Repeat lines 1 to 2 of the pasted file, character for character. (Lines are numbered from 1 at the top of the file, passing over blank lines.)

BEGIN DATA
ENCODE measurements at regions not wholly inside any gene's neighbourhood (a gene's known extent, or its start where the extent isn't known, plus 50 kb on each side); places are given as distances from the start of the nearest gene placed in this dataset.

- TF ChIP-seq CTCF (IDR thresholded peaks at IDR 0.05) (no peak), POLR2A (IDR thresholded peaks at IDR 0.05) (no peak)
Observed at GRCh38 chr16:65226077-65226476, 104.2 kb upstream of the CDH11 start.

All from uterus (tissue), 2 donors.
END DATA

ENCODE measurements at regions not wholly inside any gene's neighbourhood (a gene's known extent, or its start where the extent isn't known, plus 50 kb on each side); places are given as distances from the start of the nearest gene placed in this dataset.

- TF ChIP-seq CTCF (IDR thresholded peaks at IDR 0.05) (no peak), POLR2A (IDR thresholded peaks at IDR 0.05) (no peak)